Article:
September Beacon: Maintaining Connections | Alzheimer's Prevention Registry

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September 1, 2016

September Beacon: Maintaining Connections

By Banner Alzheimer's Institute

Caregiver Picture

As someone enters the moderate stages of Alzheimer’s disease/related dementia, a new set of situations begin to emerge as outlined in the July and August 2016 Beacon
newsletters. There is continued need to keep the person with dementia (PWD) engaged and connected but family caregivers recognize the increasing difficulty of doing so.
This dual challenge, in turn, adds to the growing list of responsibilities for the caregiver- who, more than ever, needs time to disengage from their role as caregiver. It is vital that caregivers stay socially connected and participate in activities that bring joy to themselves. This constant increase of demands placed on the caregiver during the moderate stage can become overwhelming and result in social isolation. The good news is, there are strategies that can help and supports that can be put into place to help both the PWD and their caregiver stay engaged and connected – both together and separately.

For the PWD, engaging with activities can improve both their mood and self-esteem. With any activity, the focus needs to be on the pleasure of the event rather than the outcome. For example, when playing an easy card game, who wins is less important than the fun of the game and connecting with others. Building on a person’s strengths and interests can help to identify familiar activities the PWD may enjoy and more readily engage in. Activities must be adapted, simplified, or shortened in the moderate stage. Participating in one activity for 30 to 60 minutes is usually long enough.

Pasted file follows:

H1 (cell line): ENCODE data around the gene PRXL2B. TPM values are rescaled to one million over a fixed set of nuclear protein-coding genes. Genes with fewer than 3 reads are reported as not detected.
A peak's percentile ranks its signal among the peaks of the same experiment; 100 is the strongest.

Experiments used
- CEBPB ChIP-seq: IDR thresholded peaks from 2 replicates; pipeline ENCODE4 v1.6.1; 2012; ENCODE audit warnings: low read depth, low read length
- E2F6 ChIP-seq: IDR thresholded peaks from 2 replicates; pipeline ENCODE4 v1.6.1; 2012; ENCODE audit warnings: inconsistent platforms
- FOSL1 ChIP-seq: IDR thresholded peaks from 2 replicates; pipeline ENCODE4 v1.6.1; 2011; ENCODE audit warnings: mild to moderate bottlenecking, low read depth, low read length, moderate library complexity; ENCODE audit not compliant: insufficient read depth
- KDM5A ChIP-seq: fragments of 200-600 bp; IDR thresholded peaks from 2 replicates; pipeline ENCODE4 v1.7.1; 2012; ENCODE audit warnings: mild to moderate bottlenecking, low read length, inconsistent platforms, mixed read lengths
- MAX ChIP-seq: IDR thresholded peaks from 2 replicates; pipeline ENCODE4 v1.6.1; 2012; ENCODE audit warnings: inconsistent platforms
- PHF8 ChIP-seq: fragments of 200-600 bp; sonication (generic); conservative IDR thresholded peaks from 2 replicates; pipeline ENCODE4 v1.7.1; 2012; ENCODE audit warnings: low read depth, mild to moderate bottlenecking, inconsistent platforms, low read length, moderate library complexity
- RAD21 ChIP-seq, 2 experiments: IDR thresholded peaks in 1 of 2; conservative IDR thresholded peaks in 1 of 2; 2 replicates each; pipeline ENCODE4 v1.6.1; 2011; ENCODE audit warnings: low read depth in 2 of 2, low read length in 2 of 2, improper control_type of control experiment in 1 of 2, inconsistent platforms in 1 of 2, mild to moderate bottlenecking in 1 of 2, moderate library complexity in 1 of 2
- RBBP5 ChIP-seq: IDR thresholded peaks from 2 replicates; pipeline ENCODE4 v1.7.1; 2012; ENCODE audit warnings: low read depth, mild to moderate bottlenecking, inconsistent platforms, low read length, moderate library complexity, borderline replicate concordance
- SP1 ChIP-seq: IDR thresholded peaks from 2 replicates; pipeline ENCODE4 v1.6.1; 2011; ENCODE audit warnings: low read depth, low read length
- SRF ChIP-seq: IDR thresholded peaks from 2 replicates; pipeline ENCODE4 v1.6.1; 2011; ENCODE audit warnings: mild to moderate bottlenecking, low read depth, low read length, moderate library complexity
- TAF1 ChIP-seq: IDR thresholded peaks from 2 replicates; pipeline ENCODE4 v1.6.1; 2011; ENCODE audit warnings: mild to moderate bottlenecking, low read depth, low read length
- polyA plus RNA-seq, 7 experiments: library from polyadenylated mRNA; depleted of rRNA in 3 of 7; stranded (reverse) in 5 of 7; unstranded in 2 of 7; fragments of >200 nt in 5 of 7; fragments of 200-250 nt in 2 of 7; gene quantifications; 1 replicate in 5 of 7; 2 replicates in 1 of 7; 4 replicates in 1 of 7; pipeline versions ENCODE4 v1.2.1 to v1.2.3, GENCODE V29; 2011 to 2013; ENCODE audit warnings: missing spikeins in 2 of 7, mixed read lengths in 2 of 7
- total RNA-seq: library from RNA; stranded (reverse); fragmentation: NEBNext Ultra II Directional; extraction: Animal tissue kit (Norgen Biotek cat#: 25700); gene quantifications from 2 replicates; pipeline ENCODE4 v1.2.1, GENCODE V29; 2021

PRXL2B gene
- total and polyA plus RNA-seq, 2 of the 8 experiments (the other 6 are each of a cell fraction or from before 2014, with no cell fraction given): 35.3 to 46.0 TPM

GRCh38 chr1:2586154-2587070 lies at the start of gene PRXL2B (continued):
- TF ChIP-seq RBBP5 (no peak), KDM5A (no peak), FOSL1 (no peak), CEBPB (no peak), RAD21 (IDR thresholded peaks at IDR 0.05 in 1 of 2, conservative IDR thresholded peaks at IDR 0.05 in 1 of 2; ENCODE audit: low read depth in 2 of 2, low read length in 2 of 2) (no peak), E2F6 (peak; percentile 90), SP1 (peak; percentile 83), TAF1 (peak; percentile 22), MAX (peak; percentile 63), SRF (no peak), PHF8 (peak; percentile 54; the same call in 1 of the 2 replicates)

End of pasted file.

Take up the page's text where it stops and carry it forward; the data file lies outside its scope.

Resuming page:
Adaptation can happen for nearly every activity when considered creatively. If the PWD has always been part of a bridge club and it starts to become a challenge, do not eliminate the activity altogether. Instead adapt it to their current abilities. If the size of the group has become upsetting or overwhelming,, invite a few of the members over to the house to play with a smaller group. If bridge has become too complicated, try a simpler card game. Instead of meeting the group beforehand for lunch, join up just for the game or just for lunch. Be sure to involve the person at their best time of day and provide a rest period after an activity to manage fatigue. If you are not present to observe how the PWD responds to an activity, ask for feedback from friends or others you trust to be honest with you. Remember that engaging the PWD in an activity rather than asking if they want to participate ensures more success.

Staying socially connected is also vital in the moderate stage. Be aware that crowds and groups of people can be more disturbing, so limit time spent at large gatherings. Try to
have one on one time to help the person with dementia not feel overwhelmed or withdraw. For example, if you go to lunch with family or friends, ask a member of the group to
engage your person in discussion. Conversations will need to be simplified and fewer questions asked that the PWD may not know how to answer. It may be more beneficial to share stories about your day or family events while remaining attentive and respectful. It will be helpful if you share techniques you have learned with family and friends to keep the PWD engaged in conversations.